There is big difference between tendering for a framework agreement and tendering for a contract. However we understand that as they can both be tendered in the same manner, it can lead to confusion amongst those new to tendering. In this blog we explain the differences to provide a greater understanding of the purpose of framework agreements.
Framework agreements differ to contracts in a number of key areas:
A framework is generally seen as an overarching agreement between buying and supplying parties which outlines the principles under which contracts can be placed. Whereas a contract is a commitment between a buyer and a supplier for the provision of, and payment for, goods and services (or works).
- Therefore, the framework operates as a general ‘umbrella agreement’ that sets out the terms under which individual contracts can be made throughout the period of the framework. A framework does not guarantee any award of business or commit a buyer to making any purchases. It is the contracts placed under the framework that commit buyers and suppliers to one another.
Often frameworks are structured in lots, for the supply of certain goods and services (or works). Frameworks for PPE and Facilities Management (FM) are key examples. FM frameworks can be lotted into individual areas, such as security, cleaning, catering for example. Similarly provision of PPE can be separated into lots, such as clothing, footwear, gloves for example. Separating frameworks into lots allows a framework to be let for a general requirement, whilst enabling specialist companies to bid for each specialist lot. Some frameworks will also assign a lot to a managed service, which encompasses the provision of all of the lots under the framework.
- It is typical for framework agreements to operate with numerous buyers and numerous suppliers. Single suppliers or multiple suppliers may therefore be awarded in each lot of a framework. A single organisation (lead buyer) will tender the framework on behalf of all potential customers, who should be named or referred to within the framework documentation.When tendering a framework agreement in the public sector, OJEU procurement procedures are used.
- Frameworks usually have a duration of 4 years. The lead buyer will choose the most appropriate duration of the framework and how this is to be allocated, for example the four years may be 2+2 years, or 3+1 years. The decision will be informed by market factors in addition to internal requirements and the potential for change in demand over the proposed duration of the framework.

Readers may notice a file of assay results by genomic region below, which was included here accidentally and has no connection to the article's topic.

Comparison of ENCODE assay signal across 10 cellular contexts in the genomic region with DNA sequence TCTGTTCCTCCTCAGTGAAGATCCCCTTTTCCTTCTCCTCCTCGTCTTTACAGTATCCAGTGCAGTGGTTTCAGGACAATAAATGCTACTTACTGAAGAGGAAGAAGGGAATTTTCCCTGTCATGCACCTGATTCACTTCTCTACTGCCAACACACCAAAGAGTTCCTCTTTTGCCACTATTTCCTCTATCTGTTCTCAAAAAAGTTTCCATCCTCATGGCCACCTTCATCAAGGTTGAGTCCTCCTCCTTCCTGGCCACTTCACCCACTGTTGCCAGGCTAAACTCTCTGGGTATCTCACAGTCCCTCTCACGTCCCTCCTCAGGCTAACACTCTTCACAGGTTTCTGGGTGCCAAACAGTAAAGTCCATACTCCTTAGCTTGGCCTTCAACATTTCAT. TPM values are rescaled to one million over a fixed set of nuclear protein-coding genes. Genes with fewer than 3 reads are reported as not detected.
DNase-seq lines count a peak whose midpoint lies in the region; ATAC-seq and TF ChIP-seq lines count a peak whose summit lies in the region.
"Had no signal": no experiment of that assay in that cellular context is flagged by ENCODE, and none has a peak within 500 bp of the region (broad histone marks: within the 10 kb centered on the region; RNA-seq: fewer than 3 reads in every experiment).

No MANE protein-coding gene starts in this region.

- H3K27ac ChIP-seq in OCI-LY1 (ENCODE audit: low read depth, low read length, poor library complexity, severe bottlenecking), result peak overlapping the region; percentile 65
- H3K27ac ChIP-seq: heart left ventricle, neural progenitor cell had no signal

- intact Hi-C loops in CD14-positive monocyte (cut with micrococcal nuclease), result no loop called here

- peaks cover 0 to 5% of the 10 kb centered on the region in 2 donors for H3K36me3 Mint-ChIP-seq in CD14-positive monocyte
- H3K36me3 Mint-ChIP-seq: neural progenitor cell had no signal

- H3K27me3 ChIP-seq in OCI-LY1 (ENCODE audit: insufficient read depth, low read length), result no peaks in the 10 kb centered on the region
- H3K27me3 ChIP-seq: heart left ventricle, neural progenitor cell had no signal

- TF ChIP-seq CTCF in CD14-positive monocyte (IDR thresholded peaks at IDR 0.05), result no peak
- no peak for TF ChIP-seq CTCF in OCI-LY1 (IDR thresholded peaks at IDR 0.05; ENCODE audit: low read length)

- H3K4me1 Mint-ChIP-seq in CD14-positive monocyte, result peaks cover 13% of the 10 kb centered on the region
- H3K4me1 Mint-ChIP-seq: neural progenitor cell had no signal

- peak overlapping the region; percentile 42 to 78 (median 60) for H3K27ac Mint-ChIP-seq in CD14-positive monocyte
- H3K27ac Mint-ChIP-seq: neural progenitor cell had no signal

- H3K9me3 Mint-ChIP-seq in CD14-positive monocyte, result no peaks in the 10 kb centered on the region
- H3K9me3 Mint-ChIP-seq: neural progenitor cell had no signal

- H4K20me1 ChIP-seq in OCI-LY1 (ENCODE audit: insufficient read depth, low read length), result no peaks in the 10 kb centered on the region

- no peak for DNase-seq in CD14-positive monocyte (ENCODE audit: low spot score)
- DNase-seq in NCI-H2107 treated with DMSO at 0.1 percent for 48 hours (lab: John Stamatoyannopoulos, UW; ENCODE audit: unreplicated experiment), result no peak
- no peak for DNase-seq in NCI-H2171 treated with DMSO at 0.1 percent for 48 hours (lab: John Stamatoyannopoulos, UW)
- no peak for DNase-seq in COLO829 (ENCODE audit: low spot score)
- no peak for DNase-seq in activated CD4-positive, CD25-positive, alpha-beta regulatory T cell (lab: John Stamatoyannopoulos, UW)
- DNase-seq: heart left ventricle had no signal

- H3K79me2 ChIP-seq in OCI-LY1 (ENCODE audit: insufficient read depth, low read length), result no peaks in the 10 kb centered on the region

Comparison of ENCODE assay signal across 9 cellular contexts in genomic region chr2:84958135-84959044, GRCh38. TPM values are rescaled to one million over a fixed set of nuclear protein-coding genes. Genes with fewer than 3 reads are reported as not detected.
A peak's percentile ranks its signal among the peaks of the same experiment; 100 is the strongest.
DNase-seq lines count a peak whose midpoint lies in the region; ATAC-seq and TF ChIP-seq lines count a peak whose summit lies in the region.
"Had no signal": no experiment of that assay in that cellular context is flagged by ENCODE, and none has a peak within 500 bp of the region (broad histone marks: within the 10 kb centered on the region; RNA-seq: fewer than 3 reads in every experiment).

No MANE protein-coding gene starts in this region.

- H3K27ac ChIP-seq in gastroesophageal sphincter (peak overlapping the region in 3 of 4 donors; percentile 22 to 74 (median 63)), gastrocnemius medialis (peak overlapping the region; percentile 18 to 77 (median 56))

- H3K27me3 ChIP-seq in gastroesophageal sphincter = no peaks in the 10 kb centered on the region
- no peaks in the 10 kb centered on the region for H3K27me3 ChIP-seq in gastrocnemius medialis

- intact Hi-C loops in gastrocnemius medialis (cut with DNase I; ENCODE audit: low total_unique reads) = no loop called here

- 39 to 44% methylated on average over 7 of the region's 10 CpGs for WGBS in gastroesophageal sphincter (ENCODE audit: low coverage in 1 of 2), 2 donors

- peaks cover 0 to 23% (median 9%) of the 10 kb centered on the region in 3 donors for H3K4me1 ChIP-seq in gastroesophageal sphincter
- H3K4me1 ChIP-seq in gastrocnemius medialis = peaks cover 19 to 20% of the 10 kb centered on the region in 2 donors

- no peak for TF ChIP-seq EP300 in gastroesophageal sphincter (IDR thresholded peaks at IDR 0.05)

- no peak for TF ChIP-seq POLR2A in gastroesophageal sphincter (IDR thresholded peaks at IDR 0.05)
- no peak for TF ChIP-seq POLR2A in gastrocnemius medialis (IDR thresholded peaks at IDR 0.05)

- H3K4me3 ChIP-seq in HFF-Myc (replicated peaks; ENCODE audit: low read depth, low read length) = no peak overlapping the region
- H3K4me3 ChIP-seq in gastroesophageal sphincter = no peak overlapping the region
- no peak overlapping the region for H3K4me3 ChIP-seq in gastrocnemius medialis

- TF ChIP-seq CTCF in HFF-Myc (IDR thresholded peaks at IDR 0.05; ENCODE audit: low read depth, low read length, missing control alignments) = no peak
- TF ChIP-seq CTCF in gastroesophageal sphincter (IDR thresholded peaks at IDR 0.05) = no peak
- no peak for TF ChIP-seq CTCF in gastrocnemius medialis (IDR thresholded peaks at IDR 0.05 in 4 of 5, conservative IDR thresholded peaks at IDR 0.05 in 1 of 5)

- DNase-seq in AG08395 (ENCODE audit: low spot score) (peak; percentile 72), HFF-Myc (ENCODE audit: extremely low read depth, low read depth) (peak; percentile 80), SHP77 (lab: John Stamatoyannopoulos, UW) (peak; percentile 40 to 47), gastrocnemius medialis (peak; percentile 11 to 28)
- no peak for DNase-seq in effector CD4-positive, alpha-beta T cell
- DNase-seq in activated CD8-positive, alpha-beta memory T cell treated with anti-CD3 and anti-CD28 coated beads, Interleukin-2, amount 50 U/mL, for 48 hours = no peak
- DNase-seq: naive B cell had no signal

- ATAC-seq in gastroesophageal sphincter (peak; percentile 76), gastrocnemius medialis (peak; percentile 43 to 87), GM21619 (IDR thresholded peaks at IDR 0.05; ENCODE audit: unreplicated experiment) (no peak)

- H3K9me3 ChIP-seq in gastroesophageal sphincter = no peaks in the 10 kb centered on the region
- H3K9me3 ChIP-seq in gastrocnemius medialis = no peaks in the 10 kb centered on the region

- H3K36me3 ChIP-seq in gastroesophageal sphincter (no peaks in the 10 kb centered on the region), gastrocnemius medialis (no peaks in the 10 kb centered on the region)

- Contracts placed under a framework can be awarded for any number of years up to the length of the framework (unless there are exceptional reasons why a longer contract is required). The award of contract can overrun the end of the framework if they are placed before it expires.As an example a buyer can award a 4 year contract in year 2 of a four year framework, enabling their contract to overrun the expiry of the framework by 2 years.
Frameworks and mini competition
When suppliers are awarded a place on a framework that has multiple suppliers, it is quite likely that those suppliers will be required to take part in a mini competition process, in order to win a contract under that framework.
It is standard practice for buyers to “mini compete” suppliers in order to decide who they will award their contract to. As long as the buyers honour the headline award criteria of the original framework procurement, the mini competition process can be conducted using shorter timescales than a standard procurement exercise. Mini competition can also focus on the buying organisation’s requirements more closely, such as specific product or service requirement for their defined needs and lead times.With the exception of abiding by the headline award criteria, procurement regulations do not specify how a mini-competition should be run, but the same general principles of fairness and transparency apply.
We hope this clarifies the difference between tendering for a place on a framework agreement as opposed to tender for a contract. Please use the esourcing directory to find organisations tendering for frameworks for your product or service.
We can help answer your other/additional framework queries please get in touch.